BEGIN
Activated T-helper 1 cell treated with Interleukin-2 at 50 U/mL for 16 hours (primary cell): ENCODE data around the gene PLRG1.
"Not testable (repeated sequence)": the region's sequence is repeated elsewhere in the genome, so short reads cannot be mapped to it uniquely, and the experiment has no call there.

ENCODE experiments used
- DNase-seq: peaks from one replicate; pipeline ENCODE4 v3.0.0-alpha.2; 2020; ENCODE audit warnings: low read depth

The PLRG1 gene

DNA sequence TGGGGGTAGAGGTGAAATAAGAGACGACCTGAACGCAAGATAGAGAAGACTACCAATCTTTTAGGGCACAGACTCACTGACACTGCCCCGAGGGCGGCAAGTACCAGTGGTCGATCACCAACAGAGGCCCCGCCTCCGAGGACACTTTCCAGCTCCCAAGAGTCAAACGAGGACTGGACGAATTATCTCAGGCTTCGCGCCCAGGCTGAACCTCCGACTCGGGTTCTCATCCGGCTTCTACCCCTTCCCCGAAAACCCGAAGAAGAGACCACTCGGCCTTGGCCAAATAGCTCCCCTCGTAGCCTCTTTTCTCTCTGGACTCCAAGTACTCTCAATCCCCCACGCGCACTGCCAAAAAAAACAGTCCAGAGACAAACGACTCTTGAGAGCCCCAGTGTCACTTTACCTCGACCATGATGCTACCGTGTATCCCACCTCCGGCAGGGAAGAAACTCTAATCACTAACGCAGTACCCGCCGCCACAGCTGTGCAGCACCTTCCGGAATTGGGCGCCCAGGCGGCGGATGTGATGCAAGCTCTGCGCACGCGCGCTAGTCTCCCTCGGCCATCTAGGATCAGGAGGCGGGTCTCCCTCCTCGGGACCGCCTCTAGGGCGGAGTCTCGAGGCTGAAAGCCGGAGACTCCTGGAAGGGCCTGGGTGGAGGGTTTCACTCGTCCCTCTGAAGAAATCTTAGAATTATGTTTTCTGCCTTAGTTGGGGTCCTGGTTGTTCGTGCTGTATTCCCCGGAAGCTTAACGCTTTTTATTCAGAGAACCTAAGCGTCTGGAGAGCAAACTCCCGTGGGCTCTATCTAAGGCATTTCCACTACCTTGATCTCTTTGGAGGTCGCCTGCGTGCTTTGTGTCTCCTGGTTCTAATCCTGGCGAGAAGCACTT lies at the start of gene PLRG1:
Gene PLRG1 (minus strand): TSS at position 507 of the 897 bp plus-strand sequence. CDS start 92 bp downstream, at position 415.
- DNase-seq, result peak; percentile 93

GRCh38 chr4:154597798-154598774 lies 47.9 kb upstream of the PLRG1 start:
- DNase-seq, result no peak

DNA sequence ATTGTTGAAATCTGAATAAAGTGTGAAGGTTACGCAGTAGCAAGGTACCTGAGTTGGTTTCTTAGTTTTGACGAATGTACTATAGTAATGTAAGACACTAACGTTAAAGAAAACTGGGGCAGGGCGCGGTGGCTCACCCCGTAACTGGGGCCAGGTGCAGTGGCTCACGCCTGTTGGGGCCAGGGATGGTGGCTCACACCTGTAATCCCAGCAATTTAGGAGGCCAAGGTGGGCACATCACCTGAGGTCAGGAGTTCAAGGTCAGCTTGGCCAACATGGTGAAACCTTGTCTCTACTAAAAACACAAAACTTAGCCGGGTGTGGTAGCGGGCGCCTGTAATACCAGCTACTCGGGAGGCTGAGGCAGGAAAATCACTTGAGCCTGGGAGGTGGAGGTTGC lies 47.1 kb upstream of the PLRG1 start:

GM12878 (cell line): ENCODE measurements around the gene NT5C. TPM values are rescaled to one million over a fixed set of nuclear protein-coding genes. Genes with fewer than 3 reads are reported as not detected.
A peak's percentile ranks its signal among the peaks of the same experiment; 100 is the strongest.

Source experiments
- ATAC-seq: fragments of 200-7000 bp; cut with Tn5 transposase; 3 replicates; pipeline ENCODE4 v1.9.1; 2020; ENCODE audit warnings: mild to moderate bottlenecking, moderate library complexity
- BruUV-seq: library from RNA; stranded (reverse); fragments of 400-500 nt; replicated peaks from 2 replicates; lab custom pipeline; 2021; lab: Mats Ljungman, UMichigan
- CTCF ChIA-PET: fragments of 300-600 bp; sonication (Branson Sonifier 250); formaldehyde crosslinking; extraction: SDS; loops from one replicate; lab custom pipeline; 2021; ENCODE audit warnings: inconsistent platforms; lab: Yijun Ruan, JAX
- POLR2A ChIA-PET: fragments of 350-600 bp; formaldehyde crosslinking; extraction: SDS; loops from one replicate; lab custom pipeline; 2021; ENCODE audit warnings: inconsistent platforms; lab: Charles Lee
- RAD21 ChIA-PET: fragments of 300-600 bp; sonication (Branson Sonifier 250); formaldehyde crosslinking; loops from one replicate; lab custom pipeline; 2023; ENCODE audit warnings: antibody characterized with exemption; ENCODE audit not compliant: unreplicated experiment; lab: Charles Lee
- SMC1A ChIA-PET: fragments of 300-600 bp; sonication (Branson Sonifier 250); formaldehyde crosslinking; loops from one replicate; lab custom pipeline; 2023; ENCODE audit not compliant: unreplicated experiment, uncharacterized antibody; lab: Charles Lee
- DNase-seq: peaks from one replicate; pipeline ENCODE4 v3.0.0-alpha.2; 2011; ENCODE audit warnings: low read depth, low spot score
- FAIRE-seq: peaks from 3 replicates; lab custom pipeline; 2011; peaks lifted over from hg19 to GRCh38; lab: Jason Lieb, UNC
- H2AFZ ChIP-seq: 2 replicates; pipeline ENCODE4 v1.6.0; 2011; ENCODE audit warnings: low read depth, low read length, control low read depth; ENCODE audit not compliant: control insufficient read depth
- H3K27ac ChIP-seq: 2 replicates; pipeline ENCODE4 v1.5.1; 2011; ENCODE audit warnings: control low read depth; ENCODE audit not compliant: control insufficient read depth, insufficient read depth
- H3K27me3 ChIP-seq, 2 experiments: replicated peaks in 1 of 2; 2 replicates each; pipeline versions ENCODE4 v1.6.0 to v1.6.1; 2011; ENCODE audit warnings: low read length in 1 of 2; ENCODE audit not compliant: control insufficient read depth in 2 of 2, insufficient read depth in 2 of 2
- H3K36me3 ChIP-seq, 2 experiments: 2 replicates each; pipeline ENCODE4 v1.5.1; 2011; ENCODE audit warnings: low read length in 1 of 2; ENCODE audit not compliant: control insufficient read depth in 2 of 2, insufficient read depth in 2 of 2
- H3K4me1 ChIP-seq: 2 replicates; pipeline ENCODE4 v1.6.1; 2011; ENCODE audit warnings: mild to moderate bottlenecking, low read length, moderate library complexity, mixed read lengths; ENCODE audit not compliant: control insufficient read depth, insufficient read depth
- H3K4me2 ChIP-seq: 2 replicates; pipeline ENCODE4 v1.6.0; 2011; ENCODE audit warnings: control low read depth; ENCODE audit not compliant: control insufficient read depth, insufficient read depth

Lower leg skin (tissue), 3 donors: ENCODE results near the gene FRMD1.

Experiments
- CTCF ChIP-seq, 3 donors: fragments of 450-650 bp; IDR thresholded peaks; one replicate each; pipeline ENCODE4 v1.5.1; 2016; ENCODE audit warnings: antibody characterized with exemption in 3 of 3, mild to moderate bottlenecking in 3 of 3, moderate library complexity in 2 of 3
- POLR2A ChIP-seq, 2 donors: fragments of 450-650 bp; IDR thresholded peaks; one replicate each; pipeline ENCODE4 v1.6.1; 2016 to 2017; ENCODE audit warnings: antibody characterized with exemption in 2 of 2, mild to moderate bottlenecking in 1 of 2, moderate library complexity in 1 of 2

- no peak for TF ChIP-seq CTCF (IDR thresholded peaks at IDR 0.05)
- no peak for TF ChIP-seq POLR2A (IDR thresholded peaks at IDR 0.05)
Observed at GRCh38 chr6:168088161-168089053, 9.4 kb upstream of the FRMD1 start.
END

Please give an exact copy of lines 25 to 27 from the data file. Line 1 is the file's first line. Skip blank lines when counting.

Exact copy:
- H3K27me3 ChIP-seq, 2 experiments: replicated peaks in 1 of 2; 2 replicates each; pipeline versions ENCODE4 v1.6.0 to v1.6.1; 2011; ENCODE audit warnings: low read length in 1 of 2; ENCODE audit not compliant: control insufficient read depth in 2 of 2, insufficient read depth in 2 of 2
- H3K36me3 ChIP-seq, 2 experiments: 2 replicates each; pipeline ENCODE4 v1.5.1; 2011; ENCODE audit warnings: low read length in 1 of 2; ENCODE audit not compliant: control insufficient read depth in 2 of 2, insufficient read depth in 2 of 2
- H3K4me1 ChIP-seq: 2 replicates; pipeline ENCODE4 v1.6.1; 2011; ENCODE audit warnings: mild to moderate bottlenecking, low read length, moderate library complexity, mixed read lengths; ENCODE audit not compliant: control insufficient read depth, insufficient read depth